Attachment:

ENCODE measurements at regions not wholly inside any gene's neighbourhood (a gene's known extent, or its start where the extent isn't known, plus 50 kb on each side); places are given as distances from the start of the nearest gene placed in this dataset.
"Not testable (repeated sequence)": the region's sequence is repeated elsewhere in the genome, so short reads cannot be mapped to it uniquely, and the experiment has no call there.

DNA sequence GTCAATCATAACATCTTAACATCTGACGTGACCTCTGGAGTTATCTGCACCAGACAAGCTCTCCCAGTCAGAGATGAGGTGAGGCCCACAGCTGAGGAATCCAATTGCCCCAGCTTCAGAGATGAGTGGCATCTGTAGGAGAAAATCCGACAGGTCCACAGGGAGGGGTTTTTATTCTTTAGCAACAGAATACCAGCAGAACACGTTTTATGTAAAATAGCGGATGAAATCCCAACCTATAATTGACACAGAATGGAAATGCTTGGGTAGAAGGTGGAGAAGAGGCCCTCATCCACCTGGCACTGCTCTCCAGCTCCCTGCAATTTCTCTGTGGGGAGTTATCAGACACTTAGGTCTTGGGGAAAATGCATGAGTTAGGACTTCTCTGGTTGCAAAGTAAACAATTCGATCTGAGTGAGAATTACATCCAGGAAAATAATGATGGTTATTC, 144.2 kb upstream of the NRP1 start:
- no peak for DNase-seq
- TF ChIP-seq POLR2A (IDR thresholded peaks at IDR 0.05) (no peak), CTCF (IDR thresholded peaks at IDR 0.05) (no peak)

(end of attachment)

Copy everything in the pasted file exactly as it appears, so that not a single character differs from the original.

ENCODE measurements at regions not wholly inside any gene's neighbourhood (a gene's known extent, or its start where the extent isn't known, plus 50 kb on each side); places are given as distances from the start of the nearest gene placed in this dataset.
"Not testable (repeated sequence)": the region's sequence is repeated elsewhere in the genome, so short reads cannot be mapped to it uniquely, and the experiment has no call there.

DNA sequence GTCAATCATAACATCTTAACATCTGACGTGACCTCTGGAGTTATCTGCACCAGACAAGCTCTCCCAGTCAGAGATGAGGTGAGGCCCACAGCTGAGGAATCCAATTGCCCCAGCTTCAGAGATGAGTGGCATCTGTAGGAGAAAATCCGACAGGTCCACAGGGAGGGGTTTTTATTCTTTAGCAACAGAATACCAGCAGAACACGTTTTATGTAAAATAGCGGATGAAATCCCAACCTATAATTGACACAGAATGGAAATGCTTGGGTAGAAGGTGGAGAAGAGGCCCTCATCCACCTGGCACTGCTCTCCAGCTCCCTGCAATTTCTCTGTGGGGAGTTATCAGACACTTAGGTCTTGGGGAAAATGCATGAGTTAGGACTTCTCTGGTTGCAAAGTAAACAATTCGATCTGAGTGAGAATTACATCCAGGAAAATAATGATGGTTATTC, 144.2 kb upstream of the NRP1 start:
- no peak for DNase-seq
- TF ChIP-seq POLR2A (IDR thresholded peaks at IDR 0.05) (no peak), CTCF (IDR thresholded peaks at IDR 0.05) (no peak)